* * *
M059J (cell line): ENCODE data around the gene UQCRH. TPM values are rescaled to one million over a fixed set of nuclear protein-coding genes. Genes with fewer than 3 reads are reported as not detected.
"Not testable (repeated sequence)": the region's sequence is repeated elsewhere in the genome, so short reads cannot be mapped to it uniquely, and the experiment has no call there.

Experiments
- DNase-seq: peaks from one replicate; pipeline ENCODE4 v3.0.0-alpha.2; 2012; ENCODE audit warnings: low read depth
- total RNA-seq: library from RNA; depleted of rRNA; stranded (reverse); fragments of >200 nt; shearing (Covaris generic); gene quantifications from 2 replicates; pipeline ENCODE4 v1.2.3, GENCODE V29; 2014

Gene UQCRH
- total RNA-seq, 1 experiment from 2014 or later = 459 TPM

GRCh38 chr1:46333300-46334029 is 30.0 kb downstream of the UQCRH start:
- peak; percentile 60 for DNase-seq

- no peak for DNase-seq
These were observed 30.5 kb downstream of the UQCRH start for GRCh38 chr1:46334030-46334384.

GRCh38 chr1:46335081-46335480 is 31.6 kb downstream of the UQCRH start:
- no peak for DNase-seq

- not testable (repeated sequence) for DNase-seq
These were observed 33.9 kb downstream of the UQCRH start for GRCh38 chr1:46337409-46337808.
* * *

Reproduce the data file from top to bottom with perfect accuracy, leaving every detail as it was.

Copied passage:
M059J (cell line): ENCODE data around the gene UQCRH. TPM values are rescaled to one million over a fixed set of nuclear protein-coding genes. Genes with fewer than 3 reads are reported as not detected.
"Not testable (repeated sequence)": the region's sequence is repeated elsewhere in the genome, so short reads cannot be mapped to it uniquely, and the experiment has no call there.

Experiments
- DNase-seq: peaks from one replicate; pipeline ENCODE4 v3.0.0-alpha.2; 2012; ENCODE audit warnings: low read depth
- total RNA-seq: library from RNA; depleted of rRNA; stranded (reverse); fragments of >200 nt; shearing (Covaris generic); gene quantifications from 2 replicates; pipeline ENCODE4 v1.2.3, GENCODE V29; 2014

Gene UQCRH
- total RNA-seq, 1 experiment from 2014 or later = 459 TPM

GRCh38 chr1:46333300-46334029 is 30.0 kb downstream of the UQCRH start:
- peak; percentile 60 for DNase-seq

- no peak for DNase-seq
These were observed 30.5 kb downstream of the UQCRH start for GRCh38 chr1:46334030-46334384.

GRCh38 chr1:46335081-46335480 is 31.6 kb downstream of the UQCRH start:
- no peak for DNase-seq

- not testable (repeated sequence) for DNase-seq
These were observed 33.9 kb downstream of the UQCRH start for GRCh38 chr1:46337409-46337808.